Tabletop: Red Wings defenceman Black Jack Stewart catches up on the day’s news in the Detroit dressing room during a rubdown from team trainer Honey Walker, circa 1946.
When Black Jack Stewart played his defence on the left side for the Detroit Red Wings, a lot of the time Bill Quackenbush was on the right. I’ll let Stewart tell you where he got his nickname:
I bodychecked some fellow one night and when he woke up the next day in the hospital he asked who’d hit him with a blackjack.
He couldn’t remember the player’s name. In other tellings of the tale, it was his own dark visage and disposition that got him the moniker. He was a devastating hitter, says the Hall of hockey’s fame, to which he was inducted in 1964. His online bio there also includes the words: complete package, rock-solid, poise, work ethic, excellent stamina, brute force, and subtle clutching and grabbing. He played a dozen NHL seasons in all, the first ten for Detroit, then the final two for the Chicago Black Hawks, where he was the captain. He won two Stanley Cups with the Red Wings; three times he was a First Team All-Star.
Best-Dressed: Stewart featured in a three-page fashion spread in the February, 1948 edition of Sport magazine. “In picking out the leisure wardrobe he is wearing on these pages,” readers were advised, “Jack looked for about the same things most men want in their Winter garments. He kept his eyes open warmth, comfort, and up-to-date styling.”
He never argued with referees. “I figured,” he said, “for every penalty I got I used to get away with around 19.” He carried one of the heaviest sticks at the time he played, in the 1930s and into the ’40s and ’50s. People remembered his bodychecks in Detroit for years after he was gone: when Howie Young played there a decade later, they said he hits almost as hard as Black Jack Stewart. Stewart’s philosophy? He said this:
A defenceman should bodycheck if possible, picking the proper spots and making sure that he gets at least a piece of the opposing player. But it isn’t wise to go in there with the sole idea of bodychecking everything on skates.
Some dates: born in 1917, died 1983, on a Wednesday of this date, when he was 66. The love he had of horses was nurtured in Pilot Mound, Manitoba, where he grew up on the family wheat farm. He went back home to work on the farm in the off-season when he was in the NHL. Later, after he’d hung up his skates, when he was making a living as a salesman for a Detroit lithograph firm, he was a judge for the Canadian Trotting Association.
He’d always remember the day a teenager showed up in Detroit in the later ’40s, fuzzy-cheeked, name of Gordie Howe, with no great fanfare. “We knew he had it all,” Black Jack said, looking back:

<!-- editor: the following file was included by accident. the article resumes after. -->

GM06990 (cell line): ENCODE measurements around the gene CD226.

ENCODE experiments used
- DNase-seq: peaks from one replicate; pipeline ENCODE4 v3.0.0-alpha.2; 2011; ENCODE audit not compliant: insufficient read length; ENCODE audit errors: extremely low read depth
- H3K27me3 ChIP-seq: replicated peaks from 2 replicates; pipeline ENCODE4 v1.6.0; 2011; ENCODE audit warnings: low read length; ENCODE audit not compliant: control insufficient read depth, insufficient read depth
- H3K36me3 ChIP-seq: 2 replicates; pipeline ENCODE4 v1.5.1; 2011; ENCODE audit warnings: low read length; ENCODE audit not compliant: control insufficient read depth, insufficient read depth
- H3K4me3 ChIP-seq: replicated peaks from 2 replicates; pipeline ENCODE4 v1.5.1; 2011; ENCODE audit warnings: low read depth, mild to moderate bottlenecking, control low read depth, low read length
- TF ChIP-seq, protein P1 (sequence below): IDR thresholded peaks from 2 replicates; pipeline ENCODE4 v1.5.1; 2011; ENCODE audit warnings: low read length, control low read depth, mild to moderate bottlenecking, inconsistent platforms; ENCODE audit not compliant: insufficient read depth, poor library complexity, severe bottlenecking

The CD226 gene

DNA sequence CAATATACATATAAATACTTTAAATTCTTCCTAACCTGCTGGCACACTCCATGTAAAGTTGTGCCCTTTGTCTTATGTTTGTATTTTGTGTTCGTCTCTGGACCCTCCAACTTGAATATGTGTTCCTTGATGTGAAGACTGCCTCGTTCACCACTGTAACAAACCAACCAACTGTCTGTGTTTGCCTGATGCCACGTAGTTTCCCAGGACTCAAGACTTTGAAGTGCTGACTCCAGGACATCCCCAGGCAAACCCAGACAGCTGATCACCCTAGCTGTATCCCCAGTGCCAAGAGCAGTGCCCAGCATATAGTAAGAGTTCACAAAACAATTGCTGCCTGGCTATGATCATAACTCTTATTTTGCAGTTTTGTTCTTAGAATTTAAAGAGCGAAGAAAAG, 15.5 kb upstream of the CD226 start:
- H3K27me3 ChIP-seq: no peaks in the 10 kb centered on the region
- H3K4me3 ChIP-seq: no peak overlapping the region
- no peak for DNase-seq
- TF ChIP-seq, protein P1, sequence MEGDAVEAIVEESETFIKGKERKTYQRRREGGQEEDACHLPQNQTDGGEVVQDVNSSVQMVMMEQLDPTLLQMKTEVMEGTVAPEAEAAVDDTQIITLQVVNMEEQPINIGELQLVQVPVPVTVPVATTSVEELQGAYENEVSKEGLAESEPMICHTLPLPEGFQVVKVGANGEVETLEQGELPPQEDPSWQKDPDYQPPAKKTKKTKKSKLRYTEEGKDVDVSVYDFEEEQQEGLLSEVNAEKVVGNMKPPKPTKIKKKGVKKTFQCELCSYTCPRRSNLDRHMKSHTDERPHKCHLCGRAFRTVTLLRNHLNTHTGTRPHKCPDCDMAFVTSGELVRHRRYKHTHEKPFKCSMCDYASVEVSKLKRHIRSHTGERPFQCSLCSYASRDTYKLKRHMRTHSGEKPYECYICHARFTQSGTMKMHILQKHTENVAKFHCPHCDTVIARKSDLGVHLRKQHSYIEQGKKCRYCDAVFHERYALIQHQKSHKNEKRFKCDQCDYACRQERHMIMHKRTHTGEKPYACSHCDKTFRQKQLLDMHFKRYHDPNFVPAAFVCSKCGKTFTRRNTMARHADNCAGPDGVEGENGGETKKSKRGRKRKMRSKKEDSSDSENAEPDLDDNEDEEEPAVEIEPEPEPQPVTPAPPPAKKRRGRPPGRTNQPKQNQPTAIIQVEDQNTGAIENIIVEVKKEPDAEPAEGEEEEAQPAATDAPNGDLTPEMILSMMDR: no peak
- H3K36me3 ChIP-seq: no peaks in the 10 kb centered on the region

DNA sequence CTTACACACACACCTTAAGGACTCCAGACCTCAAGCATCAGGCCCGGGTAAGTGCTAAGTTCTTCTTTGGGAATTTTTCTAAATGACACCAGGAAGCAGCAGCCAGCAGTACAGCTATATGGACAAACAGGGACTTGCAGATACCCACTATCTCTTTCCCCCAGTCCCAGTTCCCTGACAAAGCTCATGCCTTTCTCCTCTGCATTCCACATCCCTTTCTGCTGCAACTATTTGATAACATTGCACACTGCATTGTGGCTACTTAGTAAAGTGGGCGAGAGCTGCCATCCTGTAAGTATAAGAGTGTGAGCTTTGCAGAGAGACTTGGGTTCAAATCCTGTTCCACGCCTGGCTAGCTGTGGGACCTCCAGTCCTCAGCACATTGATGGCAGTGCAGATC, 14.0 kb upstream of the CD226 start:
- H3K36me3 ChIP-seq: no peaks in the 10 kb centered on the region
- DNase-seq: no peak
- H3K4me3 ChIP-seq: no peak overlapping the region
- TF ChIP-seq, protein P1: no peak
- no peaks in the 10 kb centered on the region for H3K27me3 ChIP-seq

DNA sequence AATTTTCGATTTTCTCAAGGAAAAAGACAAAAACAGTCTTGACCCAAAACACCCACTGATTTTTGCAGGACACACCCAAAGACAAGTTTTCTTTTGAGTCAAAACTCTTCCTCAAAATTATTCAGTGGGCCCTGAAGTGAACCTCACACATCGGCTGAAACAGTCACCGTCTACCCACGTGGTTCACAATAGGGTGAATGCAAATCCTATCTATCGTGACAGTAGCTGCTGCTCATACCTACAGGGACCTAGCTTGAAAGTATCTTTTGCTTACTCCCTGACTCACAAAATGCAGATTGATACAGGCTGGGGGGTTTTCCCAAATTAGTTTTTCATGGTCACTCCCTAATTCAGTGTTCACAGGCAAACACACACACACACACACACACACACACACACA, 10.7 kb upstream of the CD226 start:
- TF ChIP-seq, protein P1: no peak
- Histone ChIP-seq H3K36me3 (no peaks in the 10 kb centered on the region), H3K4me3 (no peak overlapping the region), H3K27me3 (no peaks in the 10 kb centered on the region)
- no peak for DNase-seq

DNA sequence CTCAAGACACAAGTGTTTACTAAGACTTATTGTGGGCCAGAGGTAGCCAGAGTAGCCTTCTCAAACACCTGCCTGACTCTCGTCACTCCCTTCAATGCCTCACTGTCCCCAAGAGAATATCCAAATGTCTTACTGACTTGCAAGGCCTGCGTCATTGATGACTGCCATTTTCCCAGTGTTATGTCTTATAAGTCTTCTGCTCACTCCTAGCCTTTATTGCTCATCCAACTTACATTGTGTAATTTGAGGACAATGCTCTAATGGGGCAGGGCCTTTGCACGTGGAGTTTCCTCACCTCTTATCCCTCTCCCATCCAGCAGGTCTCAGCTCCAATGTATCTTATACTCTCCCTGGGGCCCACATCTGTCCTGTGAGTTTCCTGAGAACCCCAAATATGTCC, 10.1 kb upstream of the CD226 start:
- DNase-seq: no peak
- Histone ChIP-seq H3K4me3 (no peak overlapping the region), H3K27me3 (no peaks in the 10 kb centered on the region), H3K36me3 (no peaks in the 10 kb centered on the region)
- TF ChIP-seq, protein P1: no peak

He showed spurts of being a really good one. But I think he held back a little that first year. He didn’t seem relaxed enough. But of course he overcame that after he’d had a couple of fights.
There weren’t too many ever got by Black Jack, someone who knew from trying said. I guess he had a little bit of feud with Milt Schmidt of the Boston Bruins: so he said himself. Something else Stewart said was that every team had two players who were tough, for example for Chicago it was Earl Seibert and Johnny Mariucci.
Here’s a story, from ’48, about another Red Wing rookie, the great Red Kelly, who was in his first year in the NHL, a 20-year-old fledgling. That January, driving in downtown Detroit, Kelly made an illegal left turn and hit a car belonging to one John A. Watson. Summoned to traffic court, Kelly appeared before Judge John D. Watts with his teammate Stewart standing by him to argue his defence.
Kelly’s license, it turned out, was Canadian, as was his insurance. Convicted for the improper turn, Judge Watts gave him a suspended sentence and told him to pay $52 in damages to Watson.
“You had better get another attorney before you go to jail,” the magistrate was reported to have told Kelly regarding Stewart’s courtroom efforts. “This man sounds more like a prosecutor.”
Watts did ask Stewart to make sure that his teammate paid the damages and secured a Michigan license. “I’ll see that he does both,” Stewart is said to have promised, “if I have to break his neck.”
The proceedings came to jocular end. “I fine you two goals,” Judge Watts told Kelly, (laughingly, according the Detroit Free Press), “and you’d better deliver them tonight or I’ll have you back in court tomorrow.”
Stepping Out: Stewart’s wool overcoat (with zip-out lining) would have set you back $55 in 1948. His imported capeskin gloves? A mere $7.
Detroit did dispense with the New York Rangers at the Olympia that night, by a score of 6-0, but Kelly wasn’t on the scoresheet. The team, the Free Press noted, “left for Canada shortly after the game.”
Alertness on face-offs was, to Stewart, a cardinal rule. That’s what he said in 1949, when he and his fellow All-Stars were asked to share their hockey insights.
When it came to off-ice conditioning, Stewart said he tried to go walking as much as he could. “I eat foods,” he added, “that my system has been used to and at regular hours. I go easy on pickles and pastries. A steak dinner is the thing not less than three hours before playing a game. I aim at eight hours’ sleep nightly. As for alcoholic drinks, leave them strictly alone — the best they can do for you is ruin your health.”
Smoking? “A boy who is really serious about coming a topnotch player will be wise to shun smoking until he has attained his 21st birthday,” Black Jack Stewart said.